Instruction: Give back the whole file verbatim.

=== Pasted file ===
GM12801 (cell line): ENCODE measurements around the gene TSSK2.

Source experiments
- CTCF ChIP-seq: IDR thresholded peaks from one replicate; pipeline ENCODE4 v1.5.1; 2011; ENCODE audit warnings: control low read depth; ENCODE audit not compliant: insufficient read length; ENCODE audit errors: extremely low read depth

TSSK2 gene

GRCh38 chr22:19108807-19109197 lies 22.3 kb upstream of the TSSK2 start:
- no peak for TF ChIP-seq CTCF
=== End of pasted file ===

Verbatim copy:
GM12801 (cell line): ENCODE measurements around the gene TSSK2.

Source experiments
- CTCF ChIP-seq: IDR thresholded peaks from one replicate; pipeline ENCODE4 v1.5.1; 2011; ENCODE audit warnings: control low read depth; ENCODE audit not compliant: insufficient read length; ENCODE audit errors: extremely low read depth

TSSK2 gene

GRCh38 chr22:19108807-19109197 lies 22.3 kb upstream of the TSSK2 start:
- no peak for TF ChIP-seq CTCF